Quote:
Quote:
 This causes a shift in frequency.
Yes. A shift in frequency. NOT a shift in speed.
Again, this is correct in an inertial reference frame. If you look at it in the rotating reference frame, and assuming the transmitter and "stationary" target are stationary WRT the Earth, then the frequency does not change.

So to recap, viewed from an inertial reference frame the speed of light is constant, and the frequency changes. Viewed from the rotational reference frame fixed to the Earth, the speed of light is different on the two legs, but the frequency is the same on both of those two legs. In neither of those frames do we have a speed of light that varies and a frequency that varies.

We had a thread a few months back that's relevant here, discussing how only the two-way speed of light can actually be measured, and not the one-way speed of light.

#506
04-18-2012, 10:11 PM
 Trinopus Member Join Date: Dec 2002 Location: San Diego, CA Posts: 7,098
Quote:
 Originally Posted by ZenBeam You are correct in an inertial reference frame. In the rotating reference frame where the Earth is stationary, the E to W and W to E speeds will be different, leading to the Sagnac effect in a loop.
But what about the case of a "degenerate loop," a straight line EW, reflected WE again?

As far as I can tell, tomh4040 is saying that what is true in a loop is also true in a degenerate loop, and I'm pretty sure that's a problem...

Quote:
 . . . We had a thread a few months back that's relevant here, discussing how only the two-way speed of light can actually be measured, and not the one-way speed of light.
I'll put this on my homework reading list!
#507
04-19-2012, 12:24 PM
 ZenBeam Charter Member Join Date: Oct 1999 Location: I'm right here! Posts: 7,706
In the frame of reference attached to the rotating Earth, the EW speed is different from the WE speed for paths that travel all the way around the Earth, so they must also be different for each portion of that path*. When you have a degenerate loop, those differences cancel out over the round trip**. For a loop with area (where the normal to the loop isn't perpendicular to the rotation axis of the frame of reference), those difference don't cancel out.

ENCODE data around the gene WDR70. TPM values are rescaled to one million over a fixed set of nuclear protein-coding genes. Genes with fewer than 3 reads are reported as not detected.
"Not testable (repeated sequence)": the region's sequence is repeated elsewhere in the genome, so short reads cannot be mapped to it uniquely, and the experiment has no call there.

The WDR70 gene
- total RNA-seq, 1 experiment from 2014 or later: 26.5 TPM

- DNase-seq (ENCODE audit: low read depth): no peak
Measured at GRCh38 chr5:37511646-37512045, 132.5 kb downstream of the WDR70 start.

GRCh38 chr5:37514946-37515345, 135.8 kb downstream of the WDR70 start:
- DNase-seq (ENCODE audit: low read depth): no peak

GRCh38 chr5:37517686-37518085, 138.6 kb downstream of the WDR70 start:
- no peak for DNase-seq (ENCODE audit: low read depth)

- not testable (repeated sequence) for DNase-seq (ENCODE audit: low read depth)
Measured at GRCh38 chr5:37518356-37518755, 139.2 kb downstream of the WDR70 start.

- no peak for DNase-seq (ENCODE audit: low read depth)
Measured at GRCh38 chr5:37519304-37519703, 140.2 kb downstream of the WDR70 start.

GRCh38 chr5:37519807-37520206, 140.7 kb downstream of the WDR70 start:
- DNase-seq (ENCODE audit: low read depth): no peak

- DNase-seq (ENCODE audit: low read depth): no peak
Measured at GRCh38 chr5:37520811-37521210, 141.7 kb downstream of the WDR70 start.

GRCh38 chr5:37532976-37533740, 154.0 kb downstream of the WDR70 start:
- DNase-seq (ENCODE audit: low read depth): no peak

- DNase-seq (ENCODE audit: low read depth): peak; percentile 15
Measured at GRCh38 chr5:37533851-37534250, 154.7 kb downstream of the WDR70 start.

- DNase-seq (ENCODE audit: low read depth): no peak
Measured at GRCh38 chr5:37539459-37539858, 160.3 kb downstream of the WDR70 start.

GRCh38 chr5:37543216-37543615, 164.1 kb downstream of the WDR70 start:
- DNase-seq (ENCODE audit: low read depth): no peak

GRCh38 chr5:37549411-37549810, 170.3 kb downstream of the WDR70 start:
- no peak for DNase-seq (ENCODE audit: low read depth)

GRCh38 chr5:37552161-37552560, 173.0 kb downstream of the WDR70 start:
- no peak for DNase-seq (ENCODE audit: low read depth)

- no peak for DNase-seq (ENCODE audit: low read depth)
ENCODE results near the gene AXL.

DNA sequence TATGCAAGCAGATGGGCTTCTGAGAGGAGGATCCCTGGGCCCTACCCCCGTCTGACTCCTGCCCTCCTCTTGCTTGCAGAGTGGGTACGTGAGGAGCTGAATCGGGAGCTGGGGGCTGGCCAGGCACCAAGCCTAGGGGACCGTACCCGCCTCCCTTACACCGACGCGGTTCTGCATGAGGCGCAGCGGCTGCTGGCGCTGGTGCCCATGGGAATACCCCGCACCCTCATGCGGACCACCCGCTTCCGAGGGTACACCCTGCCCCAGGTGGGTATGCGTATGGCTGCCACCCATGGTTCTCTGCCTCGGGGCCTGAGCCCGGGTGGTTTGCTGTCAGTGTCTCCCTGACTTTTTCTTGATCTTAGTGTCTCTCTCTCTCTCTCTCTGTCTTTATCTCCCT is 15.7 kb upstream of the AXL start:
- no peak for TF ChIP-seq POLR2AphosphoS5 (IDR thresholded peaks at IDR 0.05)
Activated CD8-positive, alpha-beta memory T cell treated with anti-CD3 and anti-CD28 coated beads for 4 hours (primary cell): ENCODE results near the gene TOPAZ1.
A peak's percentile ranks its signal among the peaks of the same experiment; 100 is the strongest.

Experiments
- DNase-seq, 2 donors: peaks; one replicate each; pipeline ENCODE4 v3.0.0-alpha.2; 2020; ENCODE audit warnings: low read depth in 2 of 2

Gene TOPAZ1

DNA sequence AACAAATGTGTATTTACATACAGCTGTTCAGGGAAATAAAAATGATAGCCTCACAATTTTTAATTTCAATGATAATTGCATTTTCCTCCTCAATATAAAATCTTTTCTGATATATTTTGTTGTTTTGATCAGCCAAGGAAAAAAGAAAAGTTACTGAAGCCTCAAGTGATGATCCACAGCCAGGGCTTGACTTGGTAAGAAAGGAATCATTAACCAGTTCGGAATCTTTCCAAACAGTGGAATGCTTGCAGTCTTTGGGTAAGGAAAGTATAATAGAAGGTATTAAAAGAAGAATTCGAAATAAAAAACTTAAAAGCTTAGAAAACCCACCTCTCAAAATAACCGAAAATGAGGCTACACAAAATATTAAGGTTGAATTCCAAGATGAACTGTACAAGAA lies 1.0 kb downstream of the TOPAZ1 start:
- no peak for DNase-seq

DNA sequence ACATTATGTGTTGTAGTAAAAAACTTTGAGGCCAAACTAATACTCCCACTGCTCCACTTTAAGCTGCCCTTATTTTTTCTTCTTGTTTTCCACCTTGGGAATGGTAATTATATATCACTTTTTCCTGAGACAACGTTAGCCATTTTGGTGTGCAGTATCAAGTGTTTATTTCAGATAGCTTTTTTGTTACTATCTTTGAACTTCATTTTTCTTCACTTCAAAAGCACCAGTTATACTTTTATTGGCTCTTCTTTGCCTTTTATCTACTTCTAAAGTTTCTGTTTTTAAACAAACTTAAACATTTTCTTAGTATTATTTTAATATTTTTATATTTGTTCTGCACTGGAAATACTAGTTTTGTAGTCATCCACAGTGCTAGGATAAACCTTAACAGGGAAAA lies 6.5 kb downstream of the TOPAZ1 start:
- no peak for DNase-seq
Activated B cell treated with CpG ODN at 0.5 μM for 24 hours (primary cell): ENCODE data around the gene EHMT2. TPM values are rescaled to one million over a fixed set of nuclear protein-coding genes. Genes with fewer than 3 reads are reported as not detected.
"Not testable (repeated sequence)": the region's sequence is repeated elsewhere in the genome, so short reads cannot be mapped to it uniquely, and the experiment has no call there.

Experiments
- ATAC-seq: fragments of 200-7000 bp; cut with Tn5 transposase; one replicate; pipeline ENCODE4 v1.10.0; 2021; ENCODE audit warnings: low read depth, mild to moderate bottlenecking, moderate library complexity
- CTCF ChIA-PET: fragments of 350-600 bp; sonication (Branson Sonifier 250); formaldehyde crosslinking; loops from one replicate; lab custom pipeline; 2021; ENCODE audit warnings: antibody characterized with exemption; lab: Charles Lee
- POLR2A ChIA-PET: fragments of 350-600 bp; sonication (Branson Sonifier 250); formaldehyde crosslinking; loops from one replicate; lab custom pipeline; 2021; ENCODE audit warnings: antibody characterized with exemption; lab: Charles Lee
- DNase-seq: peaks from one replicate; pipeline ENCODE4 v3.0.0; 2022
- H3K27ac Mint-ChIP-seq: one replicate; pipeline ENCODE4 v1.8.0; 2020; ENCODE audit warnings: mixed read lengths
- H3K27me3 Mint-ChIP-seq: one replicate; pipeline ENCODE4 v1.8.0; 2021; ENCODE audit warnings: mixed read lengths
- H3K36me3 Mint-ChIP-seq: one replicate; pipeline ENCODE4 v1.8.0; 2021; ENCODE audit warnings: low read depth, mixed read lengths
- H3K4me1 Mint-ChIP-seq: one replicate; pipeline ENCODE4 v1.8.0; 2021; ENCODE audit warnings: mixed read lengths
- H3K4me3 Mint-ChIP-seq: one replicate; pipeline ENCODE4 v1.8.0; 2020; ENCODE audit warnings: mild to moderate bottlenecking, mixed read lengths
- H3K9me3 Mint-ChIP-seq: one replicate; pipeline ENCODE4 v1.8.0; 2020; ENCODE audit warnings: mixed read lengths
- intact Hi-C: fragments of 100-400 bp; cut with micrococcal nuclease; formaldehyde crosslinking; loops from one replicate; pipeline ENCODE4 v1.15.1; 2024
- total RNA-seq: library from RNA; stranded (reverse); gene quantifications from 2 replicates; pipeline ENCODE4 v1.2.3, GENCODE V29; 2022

For a source and target both motionless with respect to the Earth, for a given frequency there will be some number of wavelengths between the source and target for the EW path, and a different number for the other path. In the frame attached to the Earth, those are two numbers because the speed of light in that rotating frame is different in the two direction. In an inertial frame of reference, where the Earth is stationary (but still rotating), you'll have those same two numbers of wavelengths, but in that case, it's because the target has moved between when the source emitted the radiation and when it reaches the target, so the distances traveled are different for the outgoing path and the return path.

* ignoring the "only the two-way speed of light can be measured." issue discussed in those links.

** which is essentially why measuring the two-way speed of light isn't sufficient to determine the one-way speed of light.
#508
04-22-2012, 06:26 PM
 tomh4040 Guest Join Date: Oct 2011
Quote:
 Originally Posted by Trinopus By "other direction" I mean a circular "race track" shape, or other closed form. At one point it is going toward (say) Vega. At another point it is going at ninety degrees to a line toward Vega. At yet another point it is going away from Vega. Radar just goes straight out and straight back. You need "other directions" -- such as around the earth along a line of latitude -- for a Sagnac Effect.
This is not the Sagnac effect. The Sagnac effect just led us here. Radar is electro-magnetic, just the same as light, so it obeys the same rules as light. If light between two mirrors has a speed of 299,792,946.8 M/s E to W and 299,791,994.5 M/s W to E, which it must have, as its overall speed in each direction is unchanged during the travel time, then radar must be the same.

Quote:
 No. A radar pulse only goes straight out and straight back. It does not enclose a shaped pathway. Thus, GR's rotating framework doesn't apply, and the speed is not in any way different in the EW or WE path.
Light only goes straight out and either back or on another path, in both cases being reflected. Look at the path of light between any two of the mirrors in the round the world travel path. The light going W to E is slower than the light going E to W as measured on Earth. If light going round the world is faster one way than the other, it must have the same speed difference between any two mirrors. This also applies to the light from the emitter going to the first mirror, and the mirror being aligned to reflect the light straight back to the receiver which is adjacent to the emitter – the light will have two different speeds. Now install a radar station next to the emitter/receiver and send a pulse out to a target adjacent to the mirror. It will reflect back, and the outbound speed will be different to the inbound speed. Light and radar are going along exactly the same paths, and to obey relativity they must both be constant (c) WRT an IFR, which means they have a different speed WRT Earth while having the same speed as each other. Therefore they must both have the same speed outbound (299,792,946.8 M/s E to W) as they have inbound (299,791,994.5 M/s W to E).